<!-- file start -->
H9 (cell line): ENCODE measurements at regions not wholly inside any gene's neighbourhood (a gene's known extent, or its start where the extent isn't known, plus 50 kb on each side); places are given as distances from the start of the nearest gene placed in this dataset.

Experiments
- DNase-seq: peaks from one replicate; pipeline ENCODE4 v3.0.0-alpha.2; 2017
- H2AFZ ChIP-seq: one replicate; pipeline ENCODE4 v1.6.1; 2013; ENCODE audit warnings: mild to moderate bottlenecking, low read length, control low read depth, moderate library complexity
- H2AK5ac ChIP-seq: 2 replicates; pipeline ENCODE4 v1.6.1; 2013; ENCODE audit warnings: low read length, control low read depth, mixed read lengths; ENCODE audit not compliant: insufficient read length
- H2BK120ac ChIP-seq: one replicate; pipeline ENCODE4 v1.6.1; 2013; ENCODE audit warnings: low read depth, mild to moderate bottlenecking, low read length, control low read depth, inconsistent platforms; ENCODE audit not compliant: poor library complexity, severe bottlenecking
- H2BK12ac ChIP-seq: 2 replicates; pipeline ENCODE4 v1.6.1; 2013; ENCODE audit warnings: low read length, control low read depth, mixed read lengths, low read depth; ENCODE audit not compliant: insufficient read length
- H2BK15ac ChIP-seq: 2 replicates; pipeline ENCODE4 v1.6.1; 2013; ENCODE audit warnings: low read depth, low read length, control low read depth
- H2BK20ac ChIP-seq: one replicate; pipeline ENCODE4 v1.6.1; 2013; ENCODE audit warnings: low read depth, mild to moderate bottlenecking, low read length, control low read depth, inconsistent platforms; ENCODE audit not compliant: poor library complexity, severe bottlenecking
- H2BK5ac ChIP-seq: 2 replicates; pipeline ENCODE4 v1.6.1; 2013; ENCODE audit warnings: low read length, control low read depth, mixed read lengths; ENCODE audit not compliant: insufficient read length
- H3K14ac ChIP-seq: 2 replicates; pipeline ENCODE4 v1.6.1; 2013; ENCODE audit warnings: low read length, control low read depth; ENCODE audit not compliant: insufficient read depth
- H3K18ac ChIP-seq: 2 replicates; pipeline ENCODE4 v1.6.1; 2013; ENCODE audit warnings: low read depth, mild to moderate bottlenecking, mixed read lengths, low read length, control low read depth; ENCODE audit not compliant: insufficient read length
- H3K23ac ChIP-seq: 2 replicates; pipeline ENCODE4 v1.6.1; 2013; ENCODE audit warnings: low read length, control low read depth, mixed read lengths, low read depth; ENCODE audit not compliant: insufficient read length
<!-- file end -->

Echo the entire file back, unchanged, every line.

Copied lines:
H9 (cell line): ENCODE measurements at regions not wholly inside any gene's neighbourhood (a gene's known extent, or its start where the extent isn't known, plus 50 kb on each side); places are given as distances from the start of the nearest gene placed in this dataset.

Experiments
- DNase-seq: peaks from one replicate; pipeline ENCODE4 v3.0.0-alpha.2; 2017
- H2AFZ ChIP-seq: one replicate; pipeline ENCODE4 v1.6.1; 2013; ENCODE audit warnings: mild to moderate bottlenecking, low read length, control low read depth, moderate library complexity
- H2AK5ac ChIP-seq: 2 replicates; pipeline ENCODE4 v1.6.1; 2013; ENCODE audit warnings: low read length, control low read depth, mixed read lengths; ENCODE audit not compliant: insufficient read length
- H2BK120ac ChIP-seq: one replicate; pipeline ENCODE4 v1.6.1; 2013; ENCODE audit warnings: low read depth, mild to moderate bottlenecking, low read length, control low read depth, inconsistent platforms; ENCODE audit not compliant: poor library complexity, severe bottlenecking
- H2BK12ac ChIP-seq: 2 replicates; pipeline ENCODE4 v1.6.1; 2013; ENCODE audit warnings: low read length, control low read depth, mixed read lengths, low read depth; ENCODE audit not compliant: insufficient read length
- H2BK15ac ChIP-seq: 2 replicates; pipeline ENCODE4 v1.6.1; 2013; ENCODE audit warnings: low read depth, low read length, control low read depth
- H2BK20ac ChIP-seq: one replicate; pipeline ENCODE4 v1.6.1; 2013; ENCODE audit warnings: low read depth, mild to moderate bottlenecking, low read length, control low read depth, inconsistent platforms; ENCODE audit not compliant: poor library complexity, severe bottlenecking
- H2BK5ac ChIP-seq: 2 replicates; pipeline ENCODE4 v1.6.1; 2013; ENCODE audit warnings: low read length, control low read depth, mixed read lengths; ENCODE audit not compliant: insufficient read length
- H3K14ac ChIP-seq: 2 replicates; pipeline ENCODE4 v1.6.1; 2013; ENCODE audit warnings: low read length, control low read depth; ENCODE audit not compliant: insufficient read depth
- H3K18ac ChIP-seq: 2 replicates; pipeline ENCODE4 v1.6.1; 2013; ENCODE audit warnings: low read depth, mild to moderate bottlenecking, mixed read lengths, low read length, control low read depth; ENCODE audit not compliant: insufficient read length
- H3K23ac ChIP-seq: 2 replicates; pipeline ENCODE4 v1.6.1; 2013; ENCODE audit warnings: low read length, control low read depth, mixed read lengths, low read depth; ENCODE audit not compliant: insufficient read length